ICE directory

Trigo Rodríguez, José María

Josep Maria Trigo
Cientifico Titular CSIC
+34 93 581 4778
Science Building, C5 Tower, UAB Campus

My current research focuses on the formation of primitive solar system minor bodies (comets and asteroids) and the study of their fragments in space (meteoroids) or as surviving rocks arrived to the Earth (meteorites). These bodies can provide important clues on the origin of the terrestrial planets and particularly on the origin of life in Earth. Primitive meteorites and particularly chondrites are known to be retentive of the chemical and isotopic conditions prevailing in the early solar system, most of them have suffered different processes that altered their primeval physical, chemical and isotopic properties.

The study of Interplanetary Dust Particles (IDPs), meteorites and micrometeorites, remote analyses of comets, and determination of dynamic strength from meteor data are other ways to better know the structure of these highly-porous bodies. In addition, laboratory experiments are useful to study their post-accretion properties such as aqueous and thermal modifications that could affect the initial original physical properties of porous bodies of variable dust to ice ratios.

Formation conditions of primitive bodies are particularly important to decipher their capacity to retain water ice and organics from the solar nebula. It seems that the first bodies formed by accretion from the protoplanetary disk had very different physical properties than most of the present solar system minor bodies: asteroids, comets and their 1-meter-size fragments arrived to the Earth. Consequently, my current research deals with critical (and partially unknown) processes, including collisional compaction, aqueous alteration, and irradiative heating of minor bodies. Such physico-chemical processes could lead to the progressive compaction of undifferentiated, initially highly porous primitive bodies.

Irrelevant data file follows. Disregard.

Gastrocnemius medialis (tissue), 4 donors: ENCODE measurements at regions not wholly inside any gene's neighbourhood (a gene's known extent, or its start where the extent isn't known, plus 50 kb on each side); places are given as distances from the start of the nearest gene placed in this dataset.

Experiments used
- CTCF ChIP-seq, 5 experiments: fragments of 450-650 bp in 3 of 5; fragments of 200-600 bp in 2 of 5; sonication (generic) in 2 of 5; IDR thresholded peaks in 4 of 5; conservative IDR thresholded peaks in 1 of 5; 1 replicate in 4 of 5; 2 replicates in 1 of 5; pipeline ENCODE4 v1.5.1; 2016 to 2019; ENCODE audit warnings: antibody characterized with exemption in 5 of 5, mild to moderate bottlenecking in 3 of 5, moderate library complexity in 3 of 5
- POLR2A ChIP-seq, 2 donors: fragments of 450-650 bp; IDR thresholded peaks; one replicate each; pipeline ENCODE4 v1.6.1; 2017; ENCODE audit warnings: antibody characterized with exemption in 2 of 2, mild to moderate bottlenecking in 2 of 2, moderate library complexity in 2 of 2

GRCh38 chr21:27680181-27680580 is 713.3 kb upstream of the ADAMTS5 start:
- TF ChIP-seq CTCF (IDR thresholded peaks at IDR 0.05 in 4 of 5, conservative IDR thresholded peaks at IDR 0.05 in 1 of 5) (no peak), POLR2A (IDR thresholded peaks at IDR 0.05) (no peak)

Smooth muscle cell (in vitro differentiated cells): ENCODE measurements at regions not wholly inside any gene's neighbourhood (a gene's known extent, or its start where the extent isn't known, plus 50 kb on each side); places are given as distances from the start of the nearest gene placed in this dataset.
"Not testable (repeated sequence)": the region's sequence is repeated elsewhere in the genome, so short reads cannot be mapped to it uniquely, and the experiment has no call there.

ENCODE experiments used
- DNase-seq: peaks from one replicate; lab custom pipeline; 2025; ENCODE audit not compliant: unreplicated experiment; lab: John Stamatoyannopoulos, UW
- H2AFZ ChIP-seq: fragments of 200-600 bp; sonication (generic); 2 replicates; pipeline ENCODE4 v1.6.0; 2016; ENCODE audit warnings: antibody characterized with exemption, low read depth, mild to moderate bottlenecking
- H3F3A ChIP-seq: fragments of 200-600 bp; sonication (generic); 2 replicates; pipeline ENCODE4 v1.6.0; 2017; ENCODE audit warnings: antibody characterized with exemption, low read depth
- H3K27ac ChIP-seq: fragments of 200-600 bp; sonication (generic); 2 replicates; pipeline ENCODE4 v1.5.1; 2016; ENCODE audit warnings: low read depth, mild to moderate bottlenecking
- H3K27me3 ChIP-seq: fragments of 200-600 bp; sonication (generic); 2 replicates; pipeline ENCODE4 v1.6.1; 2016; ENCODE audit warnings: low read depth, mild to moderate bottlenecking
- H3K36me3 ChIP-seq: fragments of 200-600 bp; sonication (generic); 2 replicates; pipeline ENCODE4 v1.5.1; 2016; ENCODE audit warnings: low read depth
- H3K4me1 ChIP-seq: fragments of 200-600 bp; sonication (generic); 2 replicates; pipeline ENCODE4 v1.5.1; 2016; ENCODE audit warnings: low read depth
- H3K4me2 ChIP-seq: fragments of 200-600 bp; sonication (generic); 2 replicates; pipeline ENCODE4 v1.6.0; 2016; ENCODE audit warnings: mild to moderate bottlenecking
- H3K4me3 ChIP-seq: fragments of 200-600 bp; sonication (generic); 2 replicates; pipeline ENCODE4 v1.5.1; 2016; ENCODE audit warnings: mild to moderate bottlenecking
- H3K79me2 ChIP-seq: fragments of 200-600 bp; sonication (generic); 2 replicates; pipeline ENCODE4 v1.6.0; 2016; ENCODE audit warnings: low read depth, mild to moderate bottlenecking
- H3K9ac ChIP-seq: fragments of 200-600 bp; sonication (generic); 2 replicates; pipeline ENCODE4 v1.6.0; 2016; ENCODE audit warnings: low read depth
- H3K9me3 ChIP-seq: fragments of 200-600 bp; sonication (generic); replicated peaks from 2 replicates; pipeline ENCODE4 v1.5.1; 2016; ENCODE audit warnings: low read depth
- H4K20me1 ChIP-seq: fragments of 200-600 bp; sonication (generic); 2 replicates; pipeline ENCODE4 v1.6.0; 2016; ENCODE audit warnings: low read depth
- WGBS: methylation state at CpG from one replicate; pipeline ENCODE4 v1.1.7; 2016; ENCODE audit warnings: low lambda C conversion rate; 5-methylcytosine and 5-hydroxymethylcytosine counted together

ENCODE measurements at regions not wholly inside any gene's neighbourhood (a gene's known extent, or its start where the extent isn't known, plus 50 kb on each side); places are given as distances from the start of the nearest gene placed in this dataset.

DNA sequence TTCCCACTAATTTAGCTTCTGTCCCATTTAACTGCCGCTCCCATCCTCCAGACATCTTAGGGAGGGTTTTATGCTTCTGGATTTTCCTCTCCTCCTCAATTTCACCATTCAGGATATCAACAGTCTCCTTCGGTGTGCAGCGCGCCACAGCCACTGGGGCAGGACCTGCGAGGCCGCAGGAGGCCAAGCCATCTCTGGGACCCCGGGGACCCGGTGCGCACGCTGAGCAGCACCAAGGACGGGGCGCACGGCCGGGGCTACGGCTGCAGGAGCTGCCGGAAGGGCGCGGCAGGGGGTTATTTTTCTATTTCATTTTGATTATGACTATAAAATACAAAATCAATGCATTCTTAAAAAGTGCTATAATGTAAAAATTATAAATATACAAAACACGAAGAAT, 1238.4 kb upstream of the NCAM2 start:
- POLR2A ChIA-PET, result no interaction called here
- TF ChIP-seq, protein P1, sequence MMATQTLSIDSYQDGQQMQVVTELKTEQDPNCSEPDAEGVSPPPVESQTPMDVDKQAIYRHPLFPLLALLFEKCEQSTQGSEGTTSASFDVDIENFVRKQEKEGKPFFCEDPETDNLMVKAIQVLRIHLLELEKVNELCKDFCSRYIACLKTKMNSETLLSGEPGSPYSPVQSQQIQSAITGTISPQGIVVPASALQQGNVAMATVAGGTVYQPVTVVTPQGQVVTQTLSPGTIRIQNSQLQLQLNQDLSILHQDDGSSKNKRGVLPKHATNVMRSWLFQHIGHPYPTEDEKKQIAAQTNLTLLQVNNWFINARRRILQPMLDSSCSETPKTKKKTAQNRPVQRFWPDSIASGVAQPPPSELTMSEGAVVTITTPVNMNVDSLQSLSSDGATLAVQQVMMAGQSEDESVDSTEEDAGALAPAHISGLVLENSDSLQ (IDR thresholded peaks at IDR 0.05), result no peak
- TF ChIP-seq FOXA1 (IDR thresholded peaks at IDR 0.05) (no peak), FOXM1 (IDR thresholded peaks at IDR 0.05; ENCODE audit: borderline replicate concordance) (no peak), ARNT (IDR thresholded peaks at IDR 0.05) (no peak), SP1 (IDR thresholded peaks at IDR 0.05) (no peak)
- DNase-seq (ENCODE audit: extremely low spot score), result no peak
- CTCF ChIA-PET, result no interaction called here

My studies are trying to constrain and define realistic parameters for solar system formation, from dust accretion to planetesimal formation that will be amenable for investigations in laboratory simulations and modeling studies. I also study bolides and superbolides, especially in the determination of physical properties from the study of the interaction of large meteoroids in the Earth’s atmosphere. I am one of the promoters of the Spanish Meteor and Fireball Network (SPMN) in basis to all-sky CCD and video cameras and other instruments, with the main goal of recovering meteorites. In fact, the SPMN has recovered two meteorites: Villalbeto de la Peña in 2004 and Puerto Lápice in 2007.